Contact Us

Use the form on the right to contact us.

You can edit the text in this area, and change where the contact form on the right submits to, by entering edit mode using the modes on the bottom right. 

           

123 Street Avenue, City Town, 99999

(123) 555-6789

email@address.com

 

You can set your address, phone number, email and site description in the settings tab.
Link to read me page with more information.

Articles Blog

Almeria, Spain

Karyn Planett

Spaghetti and Strawberries

What? You’ll see later. But for now, enjoy this interesting quote by Gerald Grenan from his 1957 piece South from Grenada.

“Do you know what other Spaniards call it (Almeria)? They call it el cula de Espana, ‘the bum of Spain’, and though I regard that as an insult to me personally, because it is directed at my city, I must admit that they’re not far wrong.”

Wrong, wrong, wrong. Sixty plus years later, those Spanish critics are dead wrong. Almeria is now more about real “bums”, all tanned and toned and lovingly brushed with the strong blush of Costa del Sol’s faithful sun. Sure, Almeria isn’t as famous as other Andalusian resort cities. But, it’s been dear to the hearts of powerful people throughout the ages including the Phoenicians, Carthaginians, Romans, Arabs, Christians, and Northern European snowbirds. In fact, mankind carved out a meager existence here as long ago as 2000 years before Christ walked the earth. Europe’s largest Bronze Age settlement is actually found nearby. So, too, troglodyte villages called casas cuevas in Spanish. Resembling Star Wars-type cave houses, these curious structures are literally carved into the cool stone cliffs yet feature front doors, windows, tiled roofs, even chimneys. Barrio de Chanca is the site of Almeria’s such homes.

But Wait, There’s More

Almeria town is also unique in that its architecture and culture are so Morocco-esque. It’s considered to be Andalucia’s most “African” city on the sea. All this becomes palpable when wandering through the looming Arab fortress called the Alcazaba that once was the shelter for more than 20,000 soldiers. It was the project of Cordoba’s caliph Abder al-Rhaman III during the first half of the 10th century. Featured in the Alcazaba’s interior is Ermita de San Juan, a small chapel transformed by Catholic Monarchs from a mosque. In 1489, the Catholic Monarchs succeeded in pushing out all Muslims from Almeria.

Outside all this is a massive wall, the Muralla de Jairan, built in the 11th century by Almeria’s first taifa ruler. Its design for the northern face of the Alcazaba drops down into the adjacent valley while on the far side, it goes up the Cerro de San Cristobal.

Traders left all this behind, departing Almeria with precious cargoes of gossamer silk delicate as butterfly wings. This shimmering fabric was woven from slender silk threads of Alpujarras’ silkworms. Merchants grew rich, houses befitting these grand men were built, and Almeria prospered.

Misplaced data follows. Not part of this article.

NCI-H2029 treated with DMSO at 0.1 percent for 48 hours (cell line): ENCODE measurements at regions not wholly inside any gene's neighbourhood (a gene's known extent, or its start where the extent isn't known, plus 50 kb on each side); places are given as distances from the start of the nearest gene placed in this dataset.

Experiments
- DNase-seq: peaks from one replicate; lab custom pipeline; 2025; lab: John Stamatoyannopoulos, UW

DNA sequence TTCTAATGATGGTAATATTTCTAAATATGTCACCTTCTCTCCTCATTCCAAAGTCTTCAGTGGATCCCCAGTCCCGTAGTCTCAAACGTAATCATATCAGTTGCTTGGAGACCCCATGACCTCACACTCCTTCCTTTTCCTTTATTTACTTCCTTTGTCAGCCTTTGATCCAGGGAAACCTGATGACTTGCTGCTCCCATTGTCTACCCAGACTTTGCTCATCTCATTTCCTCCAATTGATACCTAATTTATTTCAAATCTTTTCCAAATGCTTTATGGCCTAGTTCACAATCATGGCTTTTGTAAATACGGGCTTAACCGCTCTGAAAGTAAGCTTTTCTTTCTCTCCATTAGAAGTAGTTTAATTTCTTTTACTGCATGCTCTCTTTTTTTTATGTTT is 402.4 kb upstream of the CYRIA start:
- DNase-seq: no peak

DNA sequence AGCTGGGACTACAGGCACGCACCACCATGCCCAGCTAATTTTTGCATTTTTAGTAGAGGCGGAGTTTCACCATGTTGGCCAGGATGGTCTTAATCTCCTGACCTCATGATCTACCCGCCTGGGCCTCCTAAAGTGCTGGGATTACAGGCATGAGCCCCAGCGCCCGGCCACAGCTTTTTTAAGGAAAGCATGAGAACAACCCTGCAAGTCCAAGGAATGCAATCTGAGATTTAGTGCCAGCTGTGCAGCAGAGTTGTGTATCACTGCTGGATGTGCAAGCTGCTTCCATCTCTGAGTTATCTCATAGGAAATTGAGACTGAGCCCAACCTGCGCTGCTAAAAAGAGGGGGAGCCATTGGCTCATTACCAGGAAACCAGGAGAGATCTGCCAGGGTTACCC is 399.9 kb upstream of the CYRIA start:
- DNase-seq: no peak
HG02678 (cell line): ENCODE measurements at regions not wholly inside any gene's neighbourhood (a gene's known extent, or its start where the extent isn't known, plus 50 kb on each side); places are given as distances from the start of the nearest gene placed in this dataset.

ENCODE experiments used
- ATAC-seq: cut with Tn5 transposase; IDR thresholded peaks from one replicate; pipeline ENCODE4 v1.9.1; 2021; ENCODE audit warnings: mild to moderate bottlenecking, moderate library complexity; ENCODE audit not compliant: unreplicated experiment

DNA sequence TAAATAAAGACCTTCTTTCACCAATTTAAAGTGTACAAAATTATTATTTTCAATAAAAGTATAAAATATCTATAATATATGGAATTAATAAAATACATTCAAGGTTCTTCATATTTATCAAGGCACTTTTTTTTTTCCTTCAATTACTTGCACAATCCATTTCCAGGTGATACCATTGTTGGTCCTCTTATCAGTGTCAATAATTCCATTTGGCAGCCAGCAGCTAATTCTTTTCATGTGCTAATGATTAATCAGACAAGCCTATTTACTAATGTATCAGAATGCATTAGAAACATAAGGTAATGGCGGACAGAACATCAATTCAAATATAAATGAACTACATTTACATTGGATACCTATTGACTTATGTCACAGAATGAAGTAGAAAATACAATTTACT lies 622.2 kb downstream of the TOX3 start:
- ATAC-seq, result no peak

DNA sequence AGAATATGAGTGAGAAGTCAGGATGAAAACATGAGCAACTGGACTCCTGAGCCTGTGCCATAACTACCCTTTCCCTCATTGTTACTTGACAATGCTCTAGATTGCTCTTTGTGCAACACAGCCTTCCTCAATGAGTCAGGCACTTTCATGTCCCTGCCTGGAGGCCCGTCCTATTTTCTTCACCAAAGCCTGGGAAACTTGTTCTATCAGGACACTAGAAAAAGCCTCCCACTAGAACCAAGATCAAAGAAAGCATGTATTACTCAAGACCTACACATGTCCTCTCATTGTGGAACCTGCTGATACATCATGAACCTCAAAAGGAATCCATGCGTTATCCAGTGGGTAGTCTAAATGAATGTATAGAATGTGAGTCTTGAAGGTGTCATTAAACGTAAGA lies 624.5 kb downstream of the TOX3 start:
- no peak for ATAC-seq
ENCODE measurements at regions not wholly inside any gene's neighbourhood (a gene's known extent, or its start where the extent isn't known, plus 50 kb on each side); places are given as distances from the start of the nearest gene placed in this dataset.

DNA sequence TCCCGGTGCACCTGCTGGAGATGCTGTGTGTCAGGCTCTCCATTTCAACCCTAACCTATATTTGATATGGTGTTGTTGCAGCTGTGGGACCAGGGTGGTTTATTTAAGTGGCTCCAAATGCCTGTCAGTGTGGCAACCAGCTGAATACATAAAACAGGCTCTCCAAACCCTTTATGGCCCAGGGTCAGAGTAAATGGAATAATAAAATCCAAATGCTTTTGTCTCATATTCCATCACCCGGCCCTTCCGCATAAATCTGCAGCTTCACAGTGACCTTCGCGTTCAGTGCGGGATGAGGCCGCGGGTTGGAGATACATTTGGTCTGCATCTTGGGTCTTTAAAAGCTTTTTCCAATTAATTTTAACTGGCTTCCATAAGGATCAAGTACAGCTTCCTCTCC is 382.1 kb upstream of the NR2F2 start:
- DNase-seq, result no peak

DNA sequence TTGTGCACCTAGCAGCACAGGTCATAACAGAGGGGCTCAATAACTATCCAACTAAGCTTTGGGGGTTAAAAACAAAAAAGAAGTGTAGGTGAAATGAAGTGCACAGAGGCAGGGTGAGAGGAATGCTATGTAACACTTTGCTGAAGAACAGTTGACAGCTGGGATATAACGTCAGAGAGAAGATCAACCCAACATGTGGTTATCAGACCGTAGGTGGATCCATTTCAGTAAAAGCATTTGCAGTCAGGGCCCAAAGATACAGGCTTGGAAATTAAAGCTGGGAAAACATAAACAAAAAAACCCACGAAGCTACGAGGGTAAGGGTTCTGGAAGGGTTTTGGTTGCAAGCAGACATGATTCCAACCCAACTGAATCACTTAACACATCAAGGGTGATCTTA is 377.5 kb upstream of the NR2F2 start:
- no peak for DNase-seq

Not long after, a massive earthquake flattened the city. In 1524, craftsmen began to construct the city’s imposing cathedral under the watchful eye of Franciscan Bishop Diego Fernandez de Villalan. His remains rest in the cathedral in a tomb. The cathedral is noted for its ribbed Gothic ceiling and strong fortifications designed to ward of North African and Turkish pirates. In the old city, there’s also the Parish Church of Santiago Apostol, built in 1559.    

History buffs will want to visit the ruins of Tabernas Castle where Ferdinand and Isabel sought refuge in the hills during the Siege while citizens of Almeria suffered below.

Did I Mention Flamingoes?

Oh, yes, there are flamingos, pink ones, at Cabo de Gata. Pink flamingoes and saltpans were once the order of the day here. All around this area are chiseled rock outcroppings descending down to sculpted coves and almost untouched sandy beaches. This nature reserve attracts visitors though limited access helps preserve its peaceful tranquility. Another peaceful spot in the area is something called Desierto de Tabernas Natural Area. This is, truth be known, Europe’s only semi-arid desert, which brings me to that which you’ve been dying to know about, the spaghetti and strawberries bit.

The Tabernas Desert looks just like the Wild West. America’s Wild West where the good guys were hunky, the women … loose, and the bad guys wore black. Well, anyway, this desert was the location for many important blockbusting films like Sergio Leone’s “spaghetti westerns” including “A Fistful of Dollars”. Others shot here were “The Good, The Bad, and The Ugly” as well as “Magnificent 7.”

“How I Won The War” was also filmed in Almeria. That brought John Lennon here in the Fall of 1966. And, yes, you guessed right. Between takes, Lennon wrote and cut the early recordings of “Strawberry Fields Forever.” If you’re a huge fan, ask locals about El Zapillo Beach and the Santa Isabel where this famous Beatle and his first wife Cynthia stayed.

And, they weren’t the only stars casting long shadows in Almeria at day’s end. Clint Eastwood did. So, too, Raquel Welch but her shadow was lots curvier which kinda brings me back to the intro about the bum. See, all things in life ultimately do come full circle.

                                                                                       Karyn L. Planett